Granted that this is only an interim report - but it must surely be unsatisfactory that the details of Mr Ibbotson's FAA PPL and EASA PPL are still unclear and not on record somewhere. The AAIB report says they appear to have been in the aircraft and consequently lost.
The report makes also it clear that Mr Ibbotson SHOULD have been paying for half the cost of the flight AND that he was required to have "common purpose" to fly to Cardiff that night.
korrol is offline  
Old 25th Feb 2019, 14:20
  #1453 (permalink)  
 
Join Date: Feb 2016
Location: S.E.Asia
Posts: 1,733
Originally Posted by vanHorck View Post
It makes for painful reading. The track and altitudes suggest to me a possible scenario of spatial disorientation (the Kennedy accident springs to mind) , perhaps due to IMC conditions, unless he decided to turn back to land at an alternate? 180 degrees turn to the right, a climb prior to the crash. I hope they will find the iPad and perhaps recover data from it.

I am happy the AAIB seems to also be looking into the legislative part of the flight.

I am also happy the AAIB have confirmed for non commercial on an N register an equal part cost sharing and common purpose are required. No ambiguity here! EASA should in my view adopt the same common purpose for cost sharing.
The UK night rating is easy to obtain if you only fly near built up areas. However flying over the sea or mountains at night is a different scenario. It appears in this case the pilot was very experienced in day paradropping where most of his hours were acquired.

I got my UK night rating with only five hours experience at Cardiff back in 1982. Amazingly that allowed me to fly from Guernsey to Cardiff at night with no visual reference to the surface.I say none because it is often difficult to see the sea at night and certainly from a safe altitude in a small hand flown aircraft.

I wonder if his lack of communication with Guernsey and concern for the weather was because of his training at a small airfield?

Feeling intimated by the situation he found himself in with a reluctance to admit to his passenger and air traffic he was out of his depth?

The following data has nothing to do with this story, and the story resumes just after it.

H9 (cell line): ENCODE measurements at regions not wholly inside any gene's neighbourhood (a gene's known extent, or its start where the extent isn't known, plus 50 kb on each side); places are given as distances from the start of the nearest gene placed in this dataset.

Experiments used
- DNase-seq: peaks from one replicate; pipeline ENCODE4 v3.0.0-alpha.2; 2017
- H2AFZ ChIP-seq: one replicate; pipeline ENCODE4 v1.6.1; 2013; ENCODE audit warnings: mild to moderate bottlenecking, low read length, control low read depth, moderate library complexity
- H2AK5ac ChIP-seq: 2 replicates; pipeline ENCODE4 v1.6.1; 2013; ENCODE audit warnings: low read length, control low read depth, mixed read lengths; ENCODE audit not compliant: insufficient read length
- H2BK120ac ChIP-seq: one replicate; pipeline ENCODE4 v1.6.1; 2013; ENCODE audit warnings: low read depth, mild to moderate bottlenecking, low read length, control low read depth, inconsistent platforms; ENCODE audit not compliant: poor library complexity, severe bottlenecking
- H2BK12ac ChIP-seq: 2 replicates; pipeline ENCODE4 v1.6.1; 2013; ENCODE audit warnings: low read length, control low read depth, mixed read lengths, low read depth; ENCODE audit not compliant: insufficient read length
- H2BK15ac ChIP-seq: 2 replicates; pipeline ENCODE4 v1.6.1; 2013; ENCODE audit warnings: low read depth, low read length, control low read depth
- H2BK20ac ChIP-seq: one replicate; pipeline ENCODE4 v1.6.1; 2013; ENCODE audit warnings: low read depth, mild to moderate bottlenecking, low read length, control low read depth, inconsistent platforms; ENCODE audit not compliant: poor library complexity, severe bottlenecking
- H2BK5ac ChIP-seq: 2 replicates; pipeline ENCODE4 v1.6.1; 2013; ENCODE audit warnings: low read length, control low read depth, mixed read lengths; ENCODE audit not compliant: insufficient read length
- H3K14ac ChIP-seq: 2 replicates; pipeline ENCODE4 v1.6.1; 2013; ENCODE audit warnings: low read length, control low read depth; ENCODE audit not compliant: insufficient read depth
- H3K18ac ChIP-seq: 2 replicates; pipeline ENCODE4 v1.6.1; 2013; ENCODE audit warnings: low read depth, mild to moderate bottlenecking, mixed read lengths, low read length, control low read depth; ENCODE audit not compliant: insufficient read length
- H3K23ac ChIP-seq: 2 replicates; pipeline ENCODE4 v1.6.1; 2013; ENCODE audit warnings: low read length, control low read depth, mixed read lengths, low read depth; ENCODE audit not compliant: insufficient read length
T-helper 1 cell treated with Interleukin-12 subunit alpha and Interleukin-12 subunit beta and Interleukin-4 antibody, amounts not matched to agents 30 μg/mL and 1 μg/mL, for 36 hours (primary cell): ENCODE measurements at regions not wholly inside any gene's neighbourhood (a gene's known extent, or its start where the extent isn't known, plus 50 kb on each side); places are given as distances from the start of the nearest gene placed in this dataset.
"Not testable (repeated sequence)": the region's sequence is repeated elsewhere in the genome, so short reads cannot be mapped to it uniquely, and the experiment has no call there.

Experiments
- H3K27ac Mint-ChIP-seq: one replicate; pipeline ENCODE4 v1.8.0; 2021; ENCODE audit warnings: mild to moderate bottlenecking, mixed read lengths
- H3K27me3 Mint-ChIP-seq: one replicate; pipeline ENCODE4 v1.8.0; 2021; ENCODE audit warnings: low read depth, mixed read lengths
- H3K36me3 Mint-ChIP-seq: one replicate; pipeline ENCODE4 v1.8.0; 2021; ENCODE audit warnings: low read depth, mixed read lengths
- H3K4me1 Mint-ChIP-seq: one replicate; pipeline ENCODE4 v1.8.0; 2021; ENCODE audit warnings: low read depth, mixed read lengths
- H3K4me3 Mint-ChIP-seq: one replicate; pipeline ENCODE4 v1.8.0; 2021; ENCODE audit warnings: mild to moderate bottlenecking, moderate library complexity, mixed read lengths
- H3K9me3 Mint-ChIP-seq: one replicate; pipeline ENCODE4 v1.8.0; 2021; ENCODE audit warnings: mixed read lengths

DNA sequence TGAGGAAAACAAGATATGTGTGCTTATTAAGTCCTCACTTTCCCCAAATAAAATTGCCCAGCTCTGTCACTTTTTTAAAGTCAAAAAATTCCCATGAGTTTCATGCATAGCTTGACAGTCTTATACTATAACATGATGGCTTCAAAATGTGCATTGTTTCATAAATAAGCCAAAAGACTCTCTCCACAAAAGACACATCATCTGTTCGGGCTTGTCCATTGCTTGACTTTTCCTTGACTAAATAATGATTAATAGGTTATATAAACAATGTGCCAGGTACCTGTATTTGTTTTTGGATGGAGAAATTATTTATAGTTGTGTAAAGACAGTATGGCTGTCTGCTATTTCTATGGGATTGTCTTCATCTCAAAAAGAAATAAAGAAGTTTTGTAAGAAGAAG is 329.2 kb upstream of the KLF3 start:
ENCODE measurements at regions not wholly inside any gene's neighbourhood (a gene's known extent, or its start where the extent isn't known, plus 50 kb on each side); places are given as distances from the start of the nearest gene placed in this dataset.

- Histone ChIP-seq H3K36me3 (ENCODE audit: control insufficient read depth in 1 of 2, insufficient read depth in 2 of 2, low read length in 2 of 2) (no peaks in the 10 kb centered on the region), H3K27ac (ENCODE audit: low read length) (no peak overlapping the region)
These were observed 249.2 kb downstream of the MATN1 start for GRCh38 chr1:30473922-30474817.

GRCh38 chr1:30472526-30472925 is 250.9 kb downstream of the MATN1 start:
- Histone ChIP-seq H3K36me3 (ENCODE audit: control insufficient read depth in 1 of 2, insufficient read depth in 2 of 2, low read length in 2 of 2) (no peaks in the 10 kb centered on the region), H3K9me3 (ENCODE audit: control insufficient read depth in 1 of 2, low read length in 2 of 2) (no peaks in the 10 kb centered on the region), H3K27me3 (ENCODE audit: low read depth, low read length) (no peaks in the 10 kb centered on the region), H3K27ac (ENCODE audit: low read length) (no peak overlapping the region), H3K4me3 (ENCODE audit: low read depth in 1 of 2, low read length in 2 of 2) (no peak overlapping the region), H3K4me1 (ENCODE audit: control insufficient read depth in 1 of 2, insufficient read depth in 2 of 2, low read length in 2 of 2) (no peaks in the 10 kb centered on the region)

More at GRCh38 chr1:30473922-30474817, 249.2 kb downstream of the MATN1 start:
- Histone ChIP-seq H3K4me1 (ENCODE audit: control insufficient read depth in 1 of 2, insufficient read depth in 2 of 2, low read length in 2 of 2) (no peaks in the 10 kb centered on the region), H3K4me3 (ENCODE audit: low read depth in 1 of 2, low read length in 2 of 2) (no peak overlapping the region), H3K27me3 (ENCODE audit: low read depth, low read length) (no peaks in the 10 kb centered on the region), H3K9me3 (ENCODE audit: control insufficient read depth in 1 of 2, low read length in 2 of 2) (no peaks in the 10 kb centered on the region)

He was flying a nicely equipped Malibu with a full coupled three axis autopilot. He could have declared a pan and asked for help or indeed just diverted in to Guernsey and told the passenger it was because of weather problems.

The bottom line is just like the Buddy Holly pilot he decided he could not admit the circumstances were beyond his skills.

Mike Flynn is offline  
Old 25th Feb 2019, 14:28
  #1454 (permalink)  
 
Join Date: Nov 2005
Location: Zulu Time Zone
Posts: 616
As anticipated, the report clarifies that this WAS an illegal flight. At the very least it was an illegal private flight by Ibbotson. It is also clear that the flight cannot have been operated legally as a charter, even though we shall have to wait to see if - as seems likely - and to what extent this was an illegal charter by an uncertified operator using a private pilot.

I'm not sure there will be a definitive cause established for the accident itself. But if by lifting the lid on this sordid arrangement the cowboy operators get their wings clipped, that will be a significant contribution to flight safety.
oggers is offline  
Old 25th Feb 2019, 15:08
  #1455 (permalink)  
 
Join Date: Feb 2016
Location: S.E.Asia
Posts: 1,733
Originally Posted by oggers View Post